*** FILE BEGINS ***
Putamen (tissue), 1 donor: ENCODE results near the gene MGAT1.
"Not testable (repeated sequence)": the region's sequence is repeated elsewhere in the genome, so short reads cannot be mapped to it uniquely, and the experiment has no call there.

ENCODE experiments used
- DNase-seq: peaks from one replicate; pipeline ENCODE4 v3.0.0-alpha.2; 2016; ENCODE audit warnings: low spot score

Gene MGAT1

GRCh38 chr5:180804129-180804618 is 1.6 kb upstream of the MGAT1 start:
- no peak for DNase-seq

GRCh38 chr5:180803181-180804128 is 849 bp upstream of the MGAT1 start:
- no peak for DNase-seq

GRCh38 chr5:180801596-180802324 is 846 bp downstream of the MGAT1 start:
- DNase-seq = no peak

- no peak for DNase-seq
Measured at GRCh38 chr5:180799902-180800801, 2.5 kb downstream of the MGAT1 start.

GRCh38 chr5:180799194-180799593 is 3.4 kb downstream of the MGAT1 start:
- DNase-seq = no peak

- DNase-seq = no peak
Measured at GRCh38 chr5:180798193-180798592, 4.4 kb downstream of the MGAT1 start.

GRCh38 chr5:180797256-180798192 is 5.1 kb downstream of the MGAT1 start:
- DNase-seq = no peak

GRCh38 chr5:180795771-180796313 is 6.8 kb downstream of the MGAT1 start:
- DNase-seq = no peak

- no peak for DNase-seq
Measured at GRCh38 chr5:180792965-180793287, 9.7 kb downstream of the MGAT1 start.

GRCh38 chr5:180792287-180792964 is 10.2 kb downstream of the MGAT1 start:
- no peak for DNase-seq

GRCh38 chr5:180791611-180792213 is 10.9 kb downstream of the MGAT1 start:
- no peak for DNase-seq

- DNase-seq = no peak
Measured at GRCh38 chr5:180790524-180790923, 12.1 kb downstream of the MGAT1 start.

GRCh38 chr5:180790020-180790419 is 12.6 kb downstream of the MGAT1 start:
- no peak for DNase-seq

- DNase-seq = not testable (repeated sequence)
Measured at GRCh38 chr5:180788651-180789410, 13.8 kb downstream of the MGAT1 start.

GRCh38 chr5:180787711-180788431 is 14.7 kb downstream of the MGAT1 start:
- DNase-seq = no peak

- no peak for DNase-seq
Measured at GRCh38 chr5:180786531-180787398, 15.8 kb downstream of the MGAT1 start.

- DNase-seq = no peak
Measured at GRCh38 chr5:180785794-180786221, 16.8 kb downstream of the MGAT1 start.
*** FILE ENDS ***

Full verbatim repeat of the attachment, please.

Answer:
Putamen (tissue), 1 donor: ENCODE results near the gene MGAT1.
"Not testable (repeated sequence)": the region's sequence is repeated elsewhere in the genome, so short reads cannot be mapped to it uniquely, and the experiment has no call there.

ENCODE experiments used
- DNase-seq: peaks from one replicate; pipeline ENCODE4 v3.0.0-alpha.2; 2016; ENCODE audit warnings: low spot score

Gene MGAT1

GRCh38 chr5:180804129-180804618 is 1.6 kb upstream of the MGAT1 start:
- no peak for DNase-seq

GRCh38 chr5:180803181-180804128 is 849 bp upstream of the MGAT1 start:
- no peak for DNase-seq

GRCh38 chr5:180801596-180802324 is 846 bp downstream of the MGAT1 start:
- DNase-seq = no peak

- no peak for DNase-seq
Measured at GRCh38 chr5:180799902-180800801, 2.5 kb downstream of the MGAT1 start.

GRCh38 chr5:180799194-180799593 is 3.4 kb downstream of the MGAT1 start:
- DNase-seq = no peak

- DNase-seq = no peak
Measured at GRCh38 chr5:180798193-180798592, 4.4 kb downstream of the MGAT1 start.

GRCh38 chr5:180797256-180798192 is 5.1 kb downstream of the MGAT1 start:
- DNase-seq = no peak

GRCh38 chr5:180795771-180796313 is 6.8 kb downstream of the MGAT1 start:
- DNase-seq = no peak

- no peak for DNase-seq
Measured at GRCh38 chr5:180792965-180793287, 9.7 kb downstream of the MGAT1 start.

GRCh38 chr5:180792287-180792964 is 10.2 kb downstream of the MGAT1 start:
- no peak for DNase-seq

GRCh38 chr5:180791611-180792213 is 10.9 kb downstream of the MGAT1 start:
- no peak for DNase-seq

- DNase-seq = no peak
Measured at GRCh38 chr5:180790524-180790923, 12.1 kb downstream of the MGAT1 start.

GRCh38 chr5:180790020-180790419 is 12.6 kb downstream of the MGAT1 start:
- no peak for DNase-seq

- DNase-seq = not testable (repeated sequence)
Measured at GRCh38 chr5:180788651-180789410, 13.8 kb downstream of the MGAT1 start.

GRCh38 chr5:180787711-180788431 is 14.7 kb downstream of the MGAT1 start:
- DNase-seq = no peak

- no peak for DNase-seq
Measured at GRCh38 chr5:180786531-180787398, 15.8 kb downstream of the MGAT1 start.

- DNase-seq = no peak
Measured at GRCh38 chr5:180785794-180786221, 16.8 kb downstream of the MGAT1 start.